FRISCO, TEXAS — After Towson's 35-7 loss to North Dakota State in the Football Championship Subdivision title game, coach Rob Ambrose didn't act differently at the postgame news conference than he had in the past. He parried with the media, told a few jokes and expressed his pride in his players.
Standing outside the team's locker room at Toyota Stadium, however, the full impact of the Tigers' worst loss since 2010 finally caught up to Ambrose, who was asked how long it would take for him to appreciate what the program had accomplished this season.
"I need a day to just let it sink in," Ambrose said. "Just trying to come up with another way in my mind to give them another down, another chance. Not yet. Just not yet."
Ambrose's response — which appeared to be a mixture of sadness and disappointment — wasn't a side the fifth-year coach normally displays. But what Towson achieved in 2013 may not be perceived as normal either.
After sharing the Colonial Athletic Association title but not making the postseason in 2012, the Tigers won an FCS playoff game for the first time, compiled a single-season record 13 victories and advance to their first national championship game this season.
With a "Leave No Doubt" slogan, the program galvanized a fan base that had primarily supported the men's lacrosse team and made alumni proud to say they graduated from Towson. And, perhaps just as importantly, the success has raised the school's profile nationally.
"People are going to start looking at Towson a different way now…," Tigers junior running back Terrance West (Northwestern) said. "People will know we're coming to play now. Four years ago, people had already checked us off on the list with a win. Now they have to really study us and work."
Towson senior defensive tackle Arnold Farmer (Poly) said: "We created history, and we put Towson on the map."
While Towson's surge may have caught outsiders by surprise, players insisted that they saw the seeds planted in offseason workouts and preseason practices.
"Even before the season started, I saw things building, I saw things starting to mold out," senior outside linebacker Telvion Clark said. "I think we really proved a lot of people wrong this year, although it didn't end the way we wanted it to. But I couldn't be more proud of my guys and the things that we accomplished."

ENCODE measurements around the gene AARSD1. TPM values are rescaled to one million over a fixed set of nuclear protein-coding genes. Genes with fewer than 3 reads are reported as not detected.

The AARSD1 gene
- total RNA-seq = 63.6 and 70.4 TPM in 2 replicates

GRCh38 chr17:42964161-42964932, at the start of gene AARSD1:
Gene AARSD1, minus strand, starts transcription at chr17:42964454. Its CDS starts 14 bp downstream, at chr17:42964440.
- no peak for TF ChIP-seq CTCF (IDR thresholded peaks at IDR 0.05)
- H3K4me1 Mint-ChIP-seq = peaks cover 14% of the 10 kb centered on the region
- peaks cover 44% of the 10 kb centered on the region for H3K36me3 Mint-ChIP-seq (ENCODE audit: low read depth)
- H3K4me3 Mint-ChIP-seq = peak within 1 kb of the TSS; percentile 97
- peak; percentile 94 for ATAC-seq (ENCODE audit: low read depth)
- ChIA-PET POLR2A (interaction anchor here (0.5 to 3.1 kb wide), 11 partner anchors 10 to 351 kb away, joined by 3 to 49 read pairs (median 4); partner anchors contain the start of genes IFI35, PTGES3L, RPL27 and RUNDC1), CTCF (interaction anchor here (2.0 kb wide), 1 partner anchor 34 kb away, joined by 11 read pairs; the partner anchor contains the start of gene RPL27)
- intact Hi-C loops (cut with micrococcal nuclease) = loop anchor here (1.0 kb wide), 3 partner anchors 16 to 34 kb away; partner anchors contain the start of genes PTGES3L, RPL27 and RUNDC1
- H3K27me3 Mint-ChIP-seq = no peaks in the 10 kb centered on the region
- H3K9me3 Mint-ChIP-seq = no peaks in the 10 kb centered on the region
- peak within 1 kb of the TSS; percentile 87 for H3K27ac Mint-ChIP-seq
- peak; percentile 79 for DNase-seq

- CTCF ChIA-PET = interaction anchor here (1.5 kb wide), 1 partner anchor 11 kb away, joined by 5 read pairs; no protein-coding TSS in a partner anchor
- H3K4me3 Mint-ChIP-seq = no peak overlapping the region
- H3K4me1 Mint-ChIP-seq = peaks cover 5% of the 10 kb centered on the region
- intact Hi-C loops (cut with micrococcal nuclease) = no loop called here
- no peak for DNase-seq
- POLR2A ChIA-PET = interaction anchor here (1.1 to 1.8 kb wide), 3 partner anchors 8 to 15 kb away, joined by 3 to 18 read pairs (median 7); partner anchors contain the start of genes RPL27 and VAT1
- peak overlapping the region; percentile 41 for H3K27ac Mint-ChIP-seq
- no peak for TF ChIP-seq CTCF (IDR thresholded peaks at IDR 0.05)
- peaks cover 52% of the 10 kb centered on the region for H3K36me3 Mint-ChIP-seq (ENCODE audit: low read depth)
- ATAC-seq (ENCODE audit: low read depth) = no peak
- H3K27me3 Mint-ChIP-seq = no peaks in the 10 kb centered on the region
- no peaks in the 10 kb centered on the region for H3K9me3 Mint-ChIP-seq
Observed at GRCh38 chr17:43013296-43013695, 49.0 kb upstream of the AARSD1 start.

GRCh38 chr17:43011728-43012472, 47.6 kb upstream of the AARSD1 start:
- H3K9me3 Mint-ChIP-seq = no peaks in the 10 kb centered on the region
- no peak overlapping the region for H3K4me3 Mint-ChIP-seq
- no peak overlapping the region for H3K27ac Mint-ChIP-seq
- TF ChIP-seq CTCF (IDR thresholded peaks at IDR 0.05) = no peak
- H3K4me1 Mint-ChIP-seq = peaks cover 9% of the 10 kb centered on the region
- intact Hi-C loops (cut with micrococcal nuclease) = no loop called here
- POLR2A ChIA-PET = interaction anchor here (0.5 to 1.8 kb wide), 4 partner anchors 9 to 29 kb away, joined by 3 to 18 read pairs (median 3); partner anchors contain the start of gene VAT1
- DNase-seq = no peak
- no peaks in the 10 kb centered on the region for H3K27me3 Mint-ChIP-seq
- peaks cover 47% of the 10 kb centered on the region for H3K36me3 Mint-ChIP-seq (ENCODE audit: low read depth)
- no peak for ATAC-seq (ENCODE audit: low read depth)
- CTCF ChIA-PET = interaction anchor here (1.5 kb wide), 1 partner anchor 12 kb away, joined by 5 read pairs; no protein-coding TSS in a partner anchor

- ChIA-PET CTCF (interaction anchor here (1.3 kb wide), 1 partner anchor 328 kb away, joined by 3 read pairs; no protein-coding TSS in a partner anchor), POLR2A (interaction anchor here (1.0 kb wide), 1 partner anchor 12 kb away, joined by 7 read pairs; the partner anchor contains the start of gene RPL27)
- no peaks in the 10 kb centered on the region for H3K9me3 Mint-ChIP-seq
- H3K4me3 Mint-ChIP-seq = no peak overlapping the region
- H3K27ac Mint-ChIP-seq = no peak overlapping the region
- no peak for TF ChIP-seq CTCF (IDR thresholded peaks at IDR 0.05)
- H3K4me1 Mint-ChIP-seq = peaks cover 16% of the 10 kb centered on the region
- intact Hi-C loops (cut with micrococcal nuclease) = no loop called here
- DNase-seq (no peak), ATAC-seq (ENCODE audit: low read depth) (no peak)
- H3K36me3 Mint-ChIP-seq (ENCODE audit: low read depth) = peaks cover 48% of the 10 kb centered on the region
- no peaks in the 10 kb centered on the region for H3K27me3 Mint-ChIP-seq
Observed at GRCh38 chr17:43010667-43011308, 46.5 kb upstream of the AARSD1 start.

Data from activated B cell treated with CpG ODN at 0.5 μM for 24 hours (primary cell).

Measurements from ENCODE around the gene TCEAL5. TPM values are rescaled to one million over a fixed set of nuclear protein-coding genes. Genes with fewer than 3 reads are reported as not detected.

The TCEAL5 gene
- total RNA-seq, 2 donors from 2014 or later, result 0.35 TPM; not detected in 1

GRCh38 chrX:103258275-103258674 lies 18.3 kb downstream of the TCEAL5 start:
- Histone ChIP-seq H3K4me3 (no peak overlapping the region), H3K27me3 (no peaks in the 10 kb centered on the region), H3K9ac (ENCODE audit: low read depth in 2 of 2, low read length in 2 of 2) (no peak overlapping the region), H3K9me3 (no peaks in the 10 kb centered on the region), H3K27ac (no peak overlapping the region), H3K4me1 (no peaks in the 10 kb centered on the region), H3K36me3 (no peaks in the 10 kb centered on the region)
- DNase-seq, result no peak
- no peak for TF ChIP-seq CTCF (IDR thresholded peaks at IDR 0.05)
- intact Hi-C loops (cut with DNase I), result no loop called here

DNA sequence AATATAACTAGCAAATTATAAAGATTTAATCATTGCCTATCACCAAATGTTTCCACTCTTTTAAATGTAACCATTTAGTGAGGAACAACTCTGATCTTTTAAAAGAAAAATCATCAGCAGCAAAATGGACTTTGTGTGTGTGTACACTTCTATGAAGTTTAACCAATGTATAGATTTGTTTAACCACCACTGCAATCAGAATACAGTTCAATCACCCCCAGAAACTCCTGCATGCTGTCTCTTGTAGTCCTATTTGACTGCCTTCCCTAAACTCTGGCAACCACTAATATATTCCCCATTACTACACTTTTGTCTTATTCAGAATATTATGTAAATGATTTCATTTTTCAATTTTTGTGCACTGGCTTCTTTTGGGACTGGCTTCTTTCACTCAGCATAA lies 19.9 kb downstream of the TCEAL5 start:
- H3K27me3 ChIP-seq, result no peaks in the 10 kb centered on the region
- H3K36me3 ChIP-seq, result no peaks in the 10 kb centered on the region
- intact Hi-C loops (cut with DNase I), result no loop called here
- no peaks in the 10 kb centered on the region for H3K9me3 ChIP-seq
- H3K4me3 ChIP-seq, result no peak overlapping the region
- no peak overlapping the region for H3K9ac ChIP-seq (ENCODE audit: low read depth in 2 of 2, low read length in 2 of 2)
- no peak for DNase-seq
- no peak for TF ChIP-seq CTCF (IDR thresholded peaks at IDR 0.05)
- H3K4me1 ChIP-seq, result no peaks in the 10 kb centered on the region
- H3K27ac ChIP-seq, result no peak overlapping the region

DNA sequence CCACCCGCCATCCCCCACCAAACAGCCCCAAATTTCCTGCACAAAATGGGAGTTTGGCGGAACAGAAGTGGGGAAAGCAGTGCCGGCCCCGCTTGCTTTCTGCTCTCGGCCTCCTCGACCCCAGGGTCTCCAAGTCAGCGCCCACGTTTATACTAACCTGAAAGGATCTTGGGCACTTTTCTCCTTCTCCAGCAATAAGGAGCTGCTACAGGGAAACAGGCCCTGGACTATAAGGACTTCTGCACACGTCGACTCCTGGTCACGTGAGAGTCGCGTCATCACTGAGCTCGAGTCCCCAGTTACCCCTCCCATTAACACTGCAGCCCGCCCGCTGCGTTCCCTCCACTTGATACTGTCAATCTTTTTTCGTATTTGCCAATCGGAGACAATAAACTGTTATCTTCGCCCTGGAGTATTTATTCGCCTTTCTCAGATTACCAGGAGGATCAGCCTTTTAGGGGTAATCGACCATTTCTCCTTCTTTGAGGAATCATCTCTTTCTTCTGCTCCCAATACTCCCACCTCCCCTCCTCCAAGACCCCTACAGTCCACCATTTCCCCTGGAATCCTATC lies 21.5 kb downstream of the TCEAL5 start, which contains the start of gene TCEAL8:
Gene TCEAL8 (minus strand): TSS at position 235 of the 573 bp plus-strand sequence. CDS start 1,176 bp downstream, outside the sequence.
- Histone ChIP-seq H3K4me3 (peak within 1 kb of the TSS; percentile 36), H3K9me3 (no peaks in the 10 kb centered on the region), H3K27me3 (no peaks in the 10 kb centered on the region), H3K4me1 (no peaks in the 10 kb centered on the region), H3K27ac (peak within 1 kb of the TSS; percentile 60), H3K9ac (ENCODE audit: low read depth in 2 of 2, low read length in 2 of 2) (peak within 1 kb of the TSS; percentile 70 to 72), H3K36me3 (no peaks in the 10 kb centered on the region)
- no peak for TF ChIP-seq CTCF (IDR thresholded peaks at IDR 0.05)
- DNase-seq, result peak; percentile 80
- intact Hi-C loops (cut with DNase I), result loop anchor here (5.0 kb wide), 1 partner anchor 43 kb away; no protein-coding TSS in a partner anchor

Still, the pain of missing out on the university's first Division I title in any sport wiped away any consideration of a moral victory for reaching the title game.
"You just don't want to get there," West said. "You want to finish the whole mission. But a lot of teams didn't make it this far. We did. We gave it our all."
So what is in store for 2014?
West, who is regarded as an NFL prospect after setting FCS single-season records in yards (2,509) and total touchdowns (42), may elect to skip his senior year and declare for the draft in April.
The defense will part ways with two-thirds of its starting linebacking corps in Clark and middle linebacker Monte Gaddis, as well as Farmer and cornerback Jordan Love. The team must also find a new kicker to replace the duo of Drew Evangelista and D.J. Soven.
While that task seems almost insurmountable now, Ambrose is confident that the program will reload, not rebuild.
"It's going to be hard. We're going to graduate a lot of guys," he said. "But we set a tone and a standard that we need to keep building upon. I've said this in terms of the program and the institution that we need to reinvest in our success. We can't just sit there and say, 'Hey, we got here.'
"We have to take what we've done and try to make it better. Because if you're not doing that, then what in the hell did you get out of bed for? We're close, we're close, but we're not there yet."
Clarification: After Saturday's loss, Ambrose was quoted as saying his daughters were born in Towson. His daughter, Grace, was born there. A son, Riley, was born in Connecticut.